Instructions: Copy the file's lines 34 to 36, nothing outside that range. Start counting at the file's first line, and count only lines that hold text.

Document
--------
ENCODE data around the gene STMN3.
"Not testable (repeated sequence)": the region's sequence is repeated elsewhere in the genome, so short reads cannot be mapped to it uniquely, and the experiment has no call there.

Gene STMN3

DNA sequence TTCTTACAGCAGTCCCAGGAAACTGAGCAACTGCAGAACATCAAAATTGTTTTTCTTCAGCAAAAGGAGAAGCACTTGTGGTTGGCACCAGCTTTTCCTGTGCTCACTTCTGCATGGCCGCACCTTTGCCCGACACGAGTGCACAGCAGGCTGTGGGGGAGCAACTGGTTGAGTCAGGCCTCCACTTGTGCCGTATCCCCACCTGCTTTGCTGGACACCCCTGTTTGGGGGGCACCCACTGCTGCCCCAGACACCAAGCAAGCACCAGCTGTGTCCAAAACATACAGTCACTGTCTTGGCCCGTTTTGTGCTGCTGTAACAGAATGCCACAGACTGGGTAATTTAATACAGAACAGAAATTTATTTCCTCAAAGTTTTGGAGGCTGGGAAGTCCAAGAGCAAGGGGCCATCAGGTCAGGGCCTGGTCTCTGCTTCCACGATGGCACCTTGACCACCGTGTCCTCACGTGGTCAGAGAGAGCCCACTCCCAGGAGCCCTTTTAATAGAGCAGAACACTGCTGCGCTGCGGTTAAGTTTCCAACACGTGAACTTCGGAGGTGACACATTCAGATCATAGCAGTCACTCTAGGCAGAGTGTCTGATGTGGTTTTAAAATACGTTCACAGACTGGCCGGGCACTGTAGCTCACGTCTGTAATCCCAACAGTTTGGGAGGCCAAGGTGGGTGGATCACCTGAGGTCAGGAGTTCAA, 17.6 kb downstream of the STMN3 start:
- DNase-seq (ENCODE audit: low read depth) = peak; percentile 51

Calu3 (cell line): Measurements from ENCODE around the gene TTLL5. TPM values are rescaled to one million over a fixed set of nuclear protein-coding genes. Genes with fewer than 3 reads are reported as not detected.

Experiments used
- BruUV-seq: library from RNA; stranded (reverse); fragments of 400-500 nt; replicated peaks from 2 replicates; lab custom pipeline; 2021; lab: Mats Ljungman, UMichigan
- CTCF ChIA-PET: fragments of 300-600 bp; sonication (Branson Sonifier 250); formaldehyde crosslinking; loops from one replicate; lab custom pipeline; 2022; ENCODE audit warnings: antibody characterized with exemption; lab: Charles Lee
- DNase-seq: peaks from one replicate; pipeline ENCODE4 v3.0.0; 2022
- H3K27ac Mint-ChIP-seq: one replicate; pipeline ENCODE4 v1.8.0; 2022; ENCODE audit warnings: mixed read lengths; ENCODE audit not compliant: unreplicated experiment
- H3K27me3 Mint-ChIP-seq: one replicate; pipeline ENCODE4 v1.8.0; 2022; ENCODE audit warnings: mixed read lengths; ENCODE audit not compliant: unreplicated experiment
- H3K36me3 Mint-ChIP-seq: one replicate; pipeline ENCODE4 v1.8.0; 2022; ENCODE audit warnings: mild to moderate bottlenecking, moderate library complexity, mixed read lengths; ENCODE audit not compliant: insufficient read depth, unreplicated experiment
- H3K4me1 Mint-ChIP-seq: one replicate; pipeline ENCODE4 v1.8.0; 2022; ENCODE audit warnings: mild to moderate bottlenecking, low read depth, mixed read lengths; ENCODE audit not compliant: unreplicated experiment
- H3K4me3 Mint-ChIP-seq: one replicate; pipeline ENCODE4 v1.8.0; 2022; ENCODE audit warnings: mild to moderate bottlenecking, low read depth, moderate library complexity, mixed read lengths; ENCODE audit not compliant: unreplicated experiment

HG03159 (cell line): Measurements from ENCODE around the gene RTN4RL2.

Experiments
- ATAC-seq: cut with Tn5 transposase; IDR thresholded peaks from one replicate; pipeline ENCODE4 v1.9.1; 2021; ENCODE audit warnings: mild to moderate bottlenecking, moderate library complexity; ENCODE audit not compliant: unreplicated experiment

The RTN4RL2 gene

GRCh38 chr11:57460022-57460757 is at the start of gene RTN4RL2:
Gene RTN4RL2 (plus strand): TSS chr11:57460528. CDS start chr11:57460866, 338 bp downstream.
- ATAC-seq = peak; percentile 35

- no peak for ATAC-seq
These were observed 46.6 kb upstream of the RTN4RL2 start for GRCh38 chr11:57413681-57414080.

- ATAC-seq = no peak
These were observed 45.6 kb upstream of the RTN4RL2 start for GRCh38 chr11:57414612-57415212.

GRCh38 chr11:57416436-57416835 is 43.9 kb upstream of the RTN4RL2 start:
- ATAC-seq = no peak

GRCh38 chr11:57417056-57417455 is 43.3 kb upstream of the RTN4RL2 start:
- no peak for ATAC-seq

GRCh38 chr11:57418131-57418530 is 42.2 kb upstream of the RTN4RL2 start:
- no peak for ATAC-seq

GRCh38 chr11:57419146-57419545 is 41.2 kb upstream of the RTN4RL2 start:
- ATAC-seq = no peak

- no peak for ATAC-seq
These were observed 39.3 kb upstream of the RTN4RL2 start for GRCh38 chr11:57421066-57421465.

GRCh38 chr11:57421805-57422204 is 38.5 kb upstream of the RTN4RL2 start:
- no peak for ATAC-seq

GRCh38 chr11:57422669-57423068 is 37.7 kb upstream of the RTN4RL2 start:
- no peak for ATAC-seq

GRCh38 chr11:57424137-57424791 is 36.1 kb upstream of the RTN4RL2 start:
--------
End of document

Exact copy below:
- ATAC-seq = no peak

- no peak for ATAC-seq
These were observed 39.3 kb upstream of the RTN4RL2 start for GRCh38 chr11:57421066-57421465.